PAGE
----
6. 6. STUDENT MATERIALS WORLD TRAVELERS Purpose Imagine living in fourteenth-century Europe and reading The Travels of Marco Polo. Use your critical thinking skills to try to figure out what Marco Polo was describing in each of the excerpts from his book. This will allow you to imagine what it must have been like for Europeans who were reading about Polo’s “discoveries” in Asia for the first time. Process Your teacher will divide the class into small groups. All members of your group with read each of the four passages from the writings of Marco Polo. In each passage, Polo describes a food, object, or habit that he observed in China but was unknown to Europeans. After reading, answer the following questions: 1. What’s Polo describing in each passage? 2. What made you come to that conclusion? Once your group has finished, your teacher may call on you to share your group’s ideas with the whole class. BIG HISTORY PROJECT / LESSON 8.1 ACTIVITY
  7. 7. Name: Date: STUDENT MATERIALS WORLD TRAVELERS Directions: Read the following four passages, and then discuss with your partner or group. Working as a team, decide what Polo is describing in the passage and how you came to that conclusion. BIG HISTORY PROJECT / LESSON 8.1 ACTIVITY Passage One “It is a fact that all over the country of Cathay there is a kind of black stone existing in beds in the mountains, which they dig out and burn like firewood. If you supply the fire with them at night, and see that they are well kindled, you will find them still alight in the morning; and they make such capital fuel that no other is used throughout the country. It is true that they have plenty of wood also, but they do not burn it, because those stones burn better and cost less.” What are the “stones” Polo is describing? What clues convinced you?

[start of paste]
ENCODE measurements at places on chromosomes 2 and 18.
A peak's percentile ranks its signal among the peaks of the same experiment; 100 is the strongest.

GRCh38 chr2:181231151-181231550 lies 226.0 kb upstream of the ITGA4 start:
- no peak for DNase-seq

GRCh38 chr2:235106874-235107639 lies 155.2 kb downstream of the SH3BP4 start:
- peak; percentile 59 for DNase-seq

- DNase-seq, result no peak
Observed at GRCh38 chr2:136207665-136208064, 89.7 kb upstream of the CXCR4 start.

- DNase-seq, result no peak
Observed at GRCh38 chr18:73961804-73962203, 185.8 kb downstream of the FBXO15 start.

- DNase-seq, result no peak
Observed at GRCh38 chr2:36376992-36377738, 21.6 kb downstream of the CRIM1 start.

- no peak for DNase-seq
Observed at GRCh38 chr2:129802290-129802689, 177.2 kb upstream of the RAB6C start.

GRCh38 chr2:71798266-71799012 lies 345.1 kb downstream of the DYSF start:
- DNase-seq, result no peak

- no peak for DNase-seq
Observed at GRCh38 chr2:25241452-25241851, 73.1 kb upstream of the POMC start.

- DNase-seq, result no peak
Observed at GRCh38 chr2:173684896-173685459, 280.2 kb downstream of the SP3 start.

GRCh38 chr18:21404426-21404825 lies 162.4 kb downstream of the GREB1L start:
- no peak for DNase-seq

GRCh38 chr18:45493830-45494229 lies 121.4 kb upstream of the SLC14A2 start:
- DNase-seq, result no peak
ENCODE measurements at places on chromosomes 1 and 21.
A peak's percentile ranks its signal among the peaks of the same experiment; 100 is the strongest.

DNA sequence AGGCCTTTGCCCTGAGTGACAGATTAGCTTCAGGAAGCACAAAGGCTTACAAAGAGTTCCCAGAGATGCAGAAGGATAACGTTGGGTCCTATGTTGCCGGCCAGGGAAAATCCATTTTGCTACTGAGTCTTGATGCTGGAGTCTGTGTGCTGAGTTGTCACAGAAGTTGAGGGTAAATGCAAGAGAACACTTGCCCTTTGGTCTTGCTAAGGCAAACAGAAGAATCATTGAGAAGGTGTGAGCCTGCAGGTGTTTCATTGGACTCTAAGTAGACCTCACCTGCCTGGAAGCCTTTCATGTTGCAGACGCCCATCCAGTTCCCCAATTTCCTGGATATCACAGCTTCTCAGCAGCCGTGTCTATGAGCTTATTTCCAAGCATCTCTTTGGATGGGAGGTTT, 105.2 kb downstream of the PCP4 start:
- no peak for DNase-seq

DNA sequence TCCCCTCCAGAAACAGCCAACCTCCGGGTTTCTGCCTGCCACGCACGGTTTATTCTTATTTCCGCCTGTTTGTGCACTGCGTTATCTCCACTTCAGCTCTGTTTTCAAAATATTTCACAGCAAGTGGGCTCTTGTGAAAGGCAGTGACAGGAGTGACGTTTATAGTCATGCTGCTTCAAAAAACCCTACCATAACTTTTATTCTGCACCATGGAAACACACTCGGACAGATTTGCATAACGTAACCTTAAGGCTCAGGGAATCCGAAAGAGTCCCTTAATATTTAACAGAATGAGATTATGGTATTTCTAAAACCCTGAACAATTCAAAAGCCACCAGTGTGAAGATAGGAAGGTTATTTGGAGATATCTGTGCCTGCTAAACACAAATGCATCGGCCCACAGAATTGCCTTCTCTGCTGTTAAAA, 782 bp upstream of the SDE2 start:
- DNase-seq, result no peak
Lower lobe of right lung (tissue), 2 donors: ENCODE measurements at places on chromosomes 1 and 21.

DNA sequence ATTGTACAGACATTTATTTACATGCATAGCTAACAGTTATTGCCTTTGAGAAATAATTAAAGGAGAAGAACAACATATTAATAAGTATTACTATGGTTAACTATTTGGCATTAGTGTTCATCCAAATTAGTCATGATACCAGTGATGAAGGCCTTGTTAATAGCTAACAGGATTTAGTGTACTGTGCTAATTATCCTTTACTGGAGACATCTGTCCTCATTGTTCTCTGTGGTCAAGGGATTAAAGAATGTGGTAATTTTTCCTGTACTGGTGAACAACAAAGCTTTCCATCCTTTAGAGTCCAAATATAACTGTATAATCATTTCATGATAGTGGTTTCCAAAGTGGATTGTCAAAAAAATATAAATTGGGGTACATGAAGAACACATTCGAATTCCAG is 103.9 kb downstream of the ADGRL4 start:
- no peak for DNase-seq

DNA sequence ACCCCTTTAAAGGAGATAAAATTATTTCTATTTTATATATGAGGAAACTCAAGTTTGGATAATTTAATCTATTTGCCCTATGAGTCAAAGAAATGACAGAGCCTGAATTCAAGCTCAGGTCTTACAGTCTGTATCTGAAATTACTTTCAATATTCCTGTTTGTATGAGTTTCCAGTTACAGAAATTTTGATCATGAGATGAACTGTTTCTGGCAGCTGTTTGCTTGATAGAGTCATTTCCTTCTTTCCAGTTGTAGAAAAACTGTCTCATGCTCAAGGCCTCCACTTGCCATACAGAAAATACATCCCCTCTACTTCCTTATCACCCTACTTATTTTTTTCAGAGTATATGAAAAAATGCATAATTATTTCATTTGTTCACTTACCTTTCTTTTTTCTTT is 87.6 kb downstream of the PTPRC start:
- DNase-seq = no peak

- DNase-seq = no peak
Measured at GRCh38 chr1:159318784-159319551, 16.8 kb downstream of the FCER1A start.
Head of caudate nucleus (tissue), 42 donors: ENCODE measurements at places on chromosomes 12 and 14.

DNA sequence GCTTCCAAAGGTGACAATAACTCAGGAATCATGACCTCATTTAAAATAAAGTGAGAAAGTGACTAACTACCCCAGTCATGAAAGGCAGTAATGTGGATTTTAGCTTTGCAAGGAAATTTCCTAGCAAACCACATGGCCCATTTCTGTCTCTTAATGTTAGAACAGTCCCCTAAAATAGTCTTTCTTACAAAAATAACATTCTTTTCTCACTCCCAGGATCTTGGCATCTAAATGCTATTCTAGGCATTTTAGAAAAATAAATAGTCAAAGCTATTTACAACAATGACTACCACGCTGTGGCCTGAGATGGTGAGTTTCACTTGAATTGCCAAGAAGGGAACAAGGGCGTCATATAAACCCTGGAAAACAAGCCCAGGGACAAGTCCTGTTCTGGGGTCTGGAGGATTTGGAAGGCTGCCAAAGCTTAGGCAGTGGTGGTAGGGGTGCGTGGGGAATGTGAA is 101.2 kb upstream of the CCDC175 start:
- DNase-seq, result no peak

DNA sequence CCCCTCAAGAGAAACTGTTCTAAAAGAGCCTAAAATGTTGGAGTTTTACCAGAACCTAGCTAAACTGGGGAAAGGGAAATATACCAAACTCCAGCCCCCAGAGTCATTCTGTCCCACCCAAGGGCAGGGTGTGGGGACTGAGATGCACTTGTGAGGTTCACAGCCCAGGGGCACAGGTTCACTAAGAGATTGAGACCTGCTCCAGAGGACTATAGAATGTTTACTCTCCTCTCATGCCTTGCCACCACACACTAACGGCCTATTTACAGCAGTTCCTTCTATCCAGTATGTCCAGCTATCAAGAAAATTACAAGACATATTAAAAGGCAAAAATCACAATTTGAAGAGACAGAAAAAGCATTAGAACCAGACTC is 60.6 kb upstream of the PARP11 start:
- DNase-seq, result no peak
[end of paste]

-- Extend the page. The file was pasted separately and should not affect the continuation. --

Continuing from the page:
8. 8. Name: Date: STUDENT MATERIALS WORLD TRAVELERS BIG HISTORY PROJECT / LESSON 8.1 ACTIVITY Passage Two “When these sheets have been prepared they are cut up into pieces of different sizes.... All these pieces of paper are issued with as much solemnity and authority as if they were of pure gold or silver; and on every piece a variety of officials, whose duty it is, have to write their names, and to put their seals. And when all is prepared duly, the chief officer deputed by the Khan smears the Seal entrusted to him with vermilion, and impresses it on the paper, so that the form of the Seal remains printed upon it in red; [it] is then authentic.... and he makes them to pass current universally over all his kingdoms and provinces and territories, and whithersoever his power and sovereignty extends. And nobody, however important he may think himself, dares to refuse them on pain of death. And indeed everybody takes them readily, for wheresoever a person may go throughout the Great Khan’s dominions he shall find these pieces of paper current, and shall be able to transact all sales and purchases of goods by means of them….” What are the “paper” Polo is describing? What clues convinced you?